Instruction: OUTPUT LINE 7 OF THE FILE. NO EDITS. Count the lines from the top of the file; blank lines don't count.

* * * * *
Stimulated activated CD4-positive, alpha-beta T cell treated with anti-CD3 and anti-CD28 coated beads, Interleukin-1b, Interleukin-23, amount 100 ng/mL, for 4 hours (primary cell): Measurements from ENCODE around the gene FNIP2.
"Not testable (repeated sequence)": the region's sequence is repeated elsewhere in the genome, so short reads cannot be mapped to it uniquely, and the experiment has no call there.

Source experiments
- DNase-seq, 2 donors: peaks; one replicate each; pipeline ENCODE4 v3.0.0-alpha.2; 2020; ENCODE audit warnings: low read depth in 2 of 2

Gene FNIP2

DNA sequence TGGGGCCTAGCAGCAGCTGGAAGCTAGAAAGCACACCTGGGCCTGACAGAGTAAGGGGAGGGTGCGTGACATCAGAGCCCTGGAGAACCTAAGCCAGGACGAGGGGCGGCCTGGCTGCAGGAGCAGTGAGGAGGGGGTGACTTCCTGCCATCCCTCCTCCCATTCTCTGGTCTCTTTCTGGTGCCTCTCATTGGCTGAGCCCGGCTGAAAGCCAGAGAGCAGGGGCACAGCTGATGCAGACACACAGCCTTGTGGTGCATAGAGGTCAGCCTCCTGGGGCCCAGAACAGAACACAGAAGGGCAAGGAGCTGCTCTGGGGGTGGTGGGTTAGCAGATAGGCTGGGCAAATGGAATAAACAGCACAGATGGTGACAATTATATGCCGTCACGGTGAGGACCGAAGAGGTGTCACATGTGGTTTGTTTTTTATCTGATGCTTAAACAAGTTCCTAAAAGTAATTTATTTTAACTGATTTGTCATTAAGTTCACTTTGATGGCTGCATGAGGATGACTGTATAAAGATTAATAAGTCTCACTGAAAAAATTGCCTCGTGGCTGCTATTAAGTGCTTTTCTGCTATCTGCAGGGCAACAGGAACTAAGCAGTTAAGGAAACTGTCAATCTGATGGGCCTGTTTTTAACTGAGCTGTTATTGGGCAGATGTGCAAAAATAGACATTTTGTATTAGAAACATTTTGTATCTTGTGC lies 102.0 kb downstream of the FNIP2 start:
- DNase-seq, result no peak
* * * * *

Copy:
- DNase-seq, result no peak